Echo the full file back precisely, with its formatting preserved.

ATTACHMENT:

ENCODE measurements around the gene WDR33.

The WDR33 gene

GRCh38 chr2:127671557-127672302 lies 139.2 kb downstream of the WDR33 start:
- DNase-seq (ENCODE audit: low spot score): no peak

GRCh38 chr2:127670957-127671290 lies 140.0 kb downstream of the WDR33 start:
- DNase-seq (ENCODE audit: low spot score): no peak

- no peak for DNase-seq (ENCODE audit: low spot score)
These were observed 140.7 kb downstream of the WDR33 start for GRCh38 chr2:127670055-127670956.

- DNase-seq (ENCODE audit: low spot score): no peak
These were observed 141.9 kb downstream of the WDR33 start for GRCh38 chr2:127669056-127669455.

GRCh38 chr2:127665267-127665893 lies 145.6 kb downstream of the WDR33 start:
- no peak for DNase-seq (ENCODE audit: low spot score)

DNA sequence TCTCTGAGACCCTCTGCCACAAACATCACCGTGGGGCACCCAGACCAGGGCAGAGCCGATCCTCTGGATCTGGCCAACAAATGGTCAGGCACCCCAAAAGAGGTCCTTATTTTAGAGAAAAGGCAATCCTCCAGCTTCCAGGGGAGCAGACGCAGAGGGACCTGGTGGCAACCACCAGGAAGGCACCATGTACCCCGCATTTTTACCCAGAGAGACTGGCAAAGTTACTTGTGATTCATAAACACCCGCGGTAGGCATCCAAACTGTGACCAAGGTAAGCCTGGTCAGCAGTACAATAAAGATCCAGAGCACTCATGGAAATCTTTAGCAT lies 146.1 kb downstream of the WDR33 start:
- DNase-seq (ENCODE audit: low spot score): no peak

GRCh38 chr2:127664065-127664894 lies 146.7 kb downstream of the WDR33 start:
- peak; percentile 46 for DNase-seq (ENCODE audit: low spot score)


ENCODE measurements around the gene WDR33.

The WDR33 gene

GRCh38 chr2:127671557-127672302 lies 139.2 kb downstream of the WDR33 start:
- DNase-seq (ENCODE audit: low spot score): no peak

GRCh38 chr2:127670957-127671290 lies 140.0 kb downstream of the WDR33 start:
- DNase-seq (ENCODE audit: low spot score): no peak

- no peak for DNase-seq (ENCODE audit: low spot score)
These were observed 140.7 kb downstream of the WDR33 start for GRCh38 chr2:127670055-127670956.

- DNase-seq (ENCODE audit: low spot score): no peak
These were observed 141.9 kb downstream of the WDR33 start for GRCh38 chr2:127669056-127669455.

GRCh38 chr2:127665267-127665893 lies 145.6 kb downstream of the WDR33 start:
- no peak for DNase-seq (ENCODE audit: low spot score)

DNA sequence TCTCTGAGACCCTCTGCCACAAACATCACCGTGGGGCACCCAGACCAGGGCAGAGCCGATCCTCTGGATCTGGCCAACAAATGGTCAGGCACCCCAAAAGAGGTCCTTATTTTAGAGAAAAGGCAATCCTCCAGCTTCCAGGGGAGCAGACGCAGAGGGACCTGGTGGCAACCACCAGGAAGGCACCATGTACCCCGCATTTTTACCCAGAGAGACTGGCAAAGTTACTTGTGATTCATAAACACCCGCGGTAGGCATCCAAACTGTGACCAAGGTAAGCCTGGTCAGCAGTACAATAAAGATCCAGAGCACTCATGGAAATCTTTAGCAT lies 146.1 kb downstream of the WDR33 start:
- DNase-seq (ENCODE audit: low spot score): no peak

GRCh38 chr2:127664065-127664894 lies 146.7 kb downstream of the WDR33 start:
- peak; percentile 46 for DNase-seq (ENCODE audit: low spot score)